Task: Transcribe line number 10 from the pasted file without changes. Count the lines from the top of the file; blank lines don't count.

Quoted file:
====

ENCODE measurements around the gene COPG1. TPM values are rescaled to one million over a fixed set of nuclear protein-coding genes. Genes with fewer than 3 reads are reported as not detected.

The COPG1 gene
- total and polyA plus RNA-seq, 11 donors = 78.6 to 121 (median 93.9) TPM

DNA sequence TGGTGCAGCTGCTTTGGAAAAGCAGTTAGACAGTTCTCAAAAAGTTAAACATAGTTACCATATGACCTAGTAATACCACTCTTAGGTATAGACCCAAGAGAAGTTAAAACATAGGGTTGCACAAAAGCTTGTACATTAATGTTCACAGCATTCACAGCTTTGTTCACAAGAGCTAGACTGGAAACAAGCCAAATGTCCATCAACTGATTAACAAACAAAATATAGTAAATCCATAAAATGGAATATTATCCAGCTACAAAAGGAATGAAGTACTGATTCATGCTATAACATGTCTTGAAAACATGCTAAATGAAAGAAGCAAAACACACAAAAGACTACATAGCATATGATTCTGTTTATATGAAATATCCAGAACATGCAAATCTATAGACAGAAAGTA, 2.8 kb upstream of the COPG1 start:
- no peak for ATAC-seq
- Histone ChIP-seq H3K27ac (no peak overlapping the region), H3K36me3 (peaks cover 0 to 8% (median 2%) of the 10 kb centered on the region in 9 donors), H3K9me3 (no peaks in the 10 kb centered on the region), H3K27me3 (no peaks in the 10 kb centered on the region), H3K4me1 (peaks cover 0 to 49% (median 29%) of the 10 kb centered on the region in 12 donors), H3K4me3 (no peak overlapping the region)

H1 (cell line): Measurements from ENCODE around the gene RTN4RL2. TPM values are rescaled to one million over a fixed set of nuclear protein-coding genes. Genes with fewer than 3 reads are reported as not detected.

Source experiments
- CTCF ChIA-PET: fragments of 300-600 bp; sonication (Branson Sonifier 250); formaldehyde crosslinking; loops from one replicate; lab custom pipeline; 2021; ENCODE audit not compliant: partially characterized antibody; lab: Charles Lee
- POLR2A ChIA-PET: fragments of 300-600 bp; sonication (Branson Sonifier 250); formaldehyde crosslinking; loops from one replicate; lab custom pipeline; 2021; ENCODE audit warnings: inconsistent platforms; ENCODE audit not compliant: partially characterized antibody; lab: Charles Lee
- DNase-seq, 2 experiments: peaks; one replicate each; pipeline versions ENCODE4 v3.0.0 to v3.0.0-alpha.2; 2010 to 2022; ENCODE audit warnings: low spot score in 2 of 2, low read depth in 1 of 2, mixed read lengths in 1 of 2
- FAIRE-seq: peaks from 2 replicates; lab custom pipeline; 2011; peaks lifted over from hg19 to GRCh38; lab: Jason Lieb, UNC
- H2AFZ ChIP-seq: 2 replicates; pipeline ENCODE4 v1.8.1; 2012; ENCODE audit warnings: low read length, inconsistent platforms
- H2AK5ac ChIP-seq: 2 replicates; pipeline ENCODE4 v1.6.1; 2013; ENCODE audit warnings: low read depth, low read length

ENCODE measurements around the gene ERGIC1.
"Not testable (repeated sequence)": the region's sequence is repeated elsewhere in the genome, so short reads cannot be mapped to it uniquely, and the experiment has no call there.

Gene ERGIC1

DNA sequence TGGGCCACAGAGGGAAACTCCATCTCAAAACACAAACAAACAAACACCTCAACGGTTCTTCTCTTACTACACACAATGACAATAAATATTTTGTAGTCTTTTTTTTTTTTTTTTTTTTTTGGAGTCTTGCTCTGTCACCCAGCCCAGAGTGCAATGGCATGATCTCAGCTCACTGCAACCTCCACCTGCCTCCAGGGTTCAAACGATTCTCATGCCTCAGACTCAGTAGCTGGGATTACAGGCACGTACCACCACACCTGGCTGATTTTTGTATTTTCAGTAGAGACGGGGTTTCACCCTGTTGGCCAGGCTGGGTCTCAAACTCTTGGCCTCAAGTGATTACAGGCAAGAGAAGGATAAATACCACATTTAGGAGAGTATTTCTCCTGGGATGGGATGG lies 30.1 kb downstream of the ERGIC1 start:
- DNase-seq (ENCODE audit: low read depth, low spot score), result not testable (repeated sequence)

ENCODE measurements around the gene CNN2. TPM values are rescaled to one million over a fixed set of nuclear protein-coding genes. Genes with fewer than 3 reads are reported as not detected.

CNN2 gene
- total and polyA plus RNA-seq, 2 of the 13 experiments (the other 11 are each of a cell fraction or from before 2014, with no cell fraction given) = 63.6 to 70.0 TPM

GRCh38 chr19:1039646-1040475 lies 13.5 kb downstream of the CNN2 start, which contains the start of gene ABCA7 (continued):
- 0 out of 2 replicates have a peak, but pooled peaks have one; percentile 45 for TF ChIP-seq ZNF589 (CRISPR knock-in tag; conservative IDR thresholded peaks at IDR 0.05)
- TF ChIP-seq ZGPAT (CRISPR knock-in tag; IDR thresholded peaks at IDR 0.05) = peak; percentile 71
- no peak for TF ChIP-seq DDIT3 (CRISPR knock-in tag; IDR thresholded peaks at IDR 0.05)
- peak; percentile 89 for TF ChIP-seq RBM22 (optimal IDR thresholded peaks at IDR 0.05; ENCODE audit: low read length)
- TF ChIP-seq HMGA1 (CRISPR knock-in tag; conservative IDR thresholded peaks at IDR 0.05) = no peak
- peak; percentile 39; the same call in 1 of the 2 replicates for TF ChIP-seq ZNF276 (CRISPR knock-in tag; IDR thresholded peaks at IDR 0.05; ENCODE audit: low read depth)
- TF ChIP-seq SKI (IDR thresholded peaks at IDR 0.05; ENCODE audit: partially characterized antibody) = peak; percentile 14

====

- POLR2A ChIA-PET: fragments of 300-600 bp; sonication (Branson Sonifier 250); formaldehyde crosslinking; loops from one replicate; lab custom pipeline; 2021; ENCODE audit warnings: inconsistent platforms; ENCODE audit not compliant: partially characterized antibody; lab: Charles Lee